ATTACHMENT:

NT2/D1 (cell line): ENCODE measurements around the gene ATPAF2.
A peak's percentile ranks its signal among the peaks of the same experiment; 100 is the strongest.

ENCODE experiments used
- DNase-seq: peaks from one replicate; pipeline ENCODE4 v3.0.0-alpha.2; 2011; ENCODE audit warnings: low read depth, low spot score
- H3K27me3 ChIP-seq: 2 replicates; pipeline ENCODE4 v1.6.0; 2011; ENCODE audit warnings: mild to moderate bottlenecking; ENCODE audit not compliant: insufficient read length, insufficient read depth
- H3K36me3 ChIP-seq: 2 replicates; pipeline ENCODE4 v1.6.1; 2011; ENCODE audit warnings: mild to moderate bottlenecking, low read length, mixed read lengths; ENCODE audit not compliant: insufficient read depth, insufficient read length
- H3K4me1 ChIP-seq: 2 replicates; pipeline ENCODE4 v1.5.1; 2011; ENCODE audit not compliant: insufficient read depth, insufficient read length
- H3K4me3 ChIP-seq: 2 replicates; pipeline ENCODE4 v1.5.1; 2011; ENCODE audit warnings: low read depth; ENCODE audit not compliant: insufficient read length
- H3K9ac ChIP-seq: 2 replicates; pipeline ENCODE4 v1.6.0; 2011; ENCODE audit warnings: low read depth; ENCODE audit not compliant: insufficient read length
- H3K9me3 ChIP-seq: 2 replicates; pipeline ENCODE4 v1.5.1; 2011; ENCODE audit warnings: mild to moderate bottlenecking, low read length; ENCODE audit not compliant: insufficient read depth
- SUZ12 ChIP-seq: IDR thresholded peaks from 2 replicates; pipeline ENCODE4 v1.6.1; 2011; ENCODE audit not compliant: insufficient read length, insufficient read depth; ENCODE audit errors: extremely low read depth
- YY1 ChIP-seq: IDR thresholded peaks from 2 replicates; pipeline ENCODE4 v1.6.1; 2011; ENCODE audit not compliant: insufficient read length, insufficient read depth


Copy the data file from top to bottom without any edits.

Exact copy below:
NT2/D1 (cell line): ENCODE measurements around the gene ATPAF2.
A peak's percentile ranks its signal among the peaks of the same experiment; 100 is the strongest.

ENCODE experiments used
- DNase-seq: peaks from one replicate; pipeline ENCODE4 v3.0.0-alpha.2; 2011; ENCODE audit warnings: low read depth, low spot score
- H3K27me3 ChIP-seq: 2 replicates; pipeline ENCODE4 v1.6.0; 2011; ENCODE audit warnings: mild to moderate bottlenecking; ENCODE audit not compliant: insufficient read length, insufficient read depth
- H3K36me3 ChIP-seq: 2 replicates; pipeline ENCODE4 v1.6.1; 2011; ENCODE audit warnings: mild to moderate bottlenecking, low read length, mixed read lengths; ENCODE audit not compliant: insufficient read depth, insufficient read length
- H3K4me1 ChIP-seq: 2 replicates; pipeline ENCODE4 v1.5.1; 2011; ENCODE audit not compliant: insufficient read depth, insufficient read length
- H3K4me3 ChIP-seq: 2 replicates; pipeline ENCODE4 v1.5.1; 2011; ENCODE audit warnings: low read depth; ENCODE audit not compliant: insufficient read length
- H3K9ac ChIP-seq: 2 replicates; pipeline ENCODE4 v1.6.0; 2011; ENCODE audit warnings: low read depth; ENCODE audit not compliant: insufficient read length
- H3K9me3 ChIP-seq: 2 replicates; pipeline ENCODE4 v1.5.1; 2011; ENCODE audit warnings: mild to moderate bottlenecking, low read length; ENCODE audit not compliant: insufficient read depth
- SUZ12 ChIP-seq: IDR thresholded peaks from 2 replicates; pipeline ENCODE4 v1.6.1; 2011; ENCODE audit not compliant: insufficient read length, insufficient read depth; ENCODE audit errors: extremely low read depth
- YY1 ChIP-seq: IDR thresholded peaks from 2 replicates; pipeline ENCODE4 v1.6.1; 2011; ENCODE audit not compliant: insufficient read length, insufficient read depth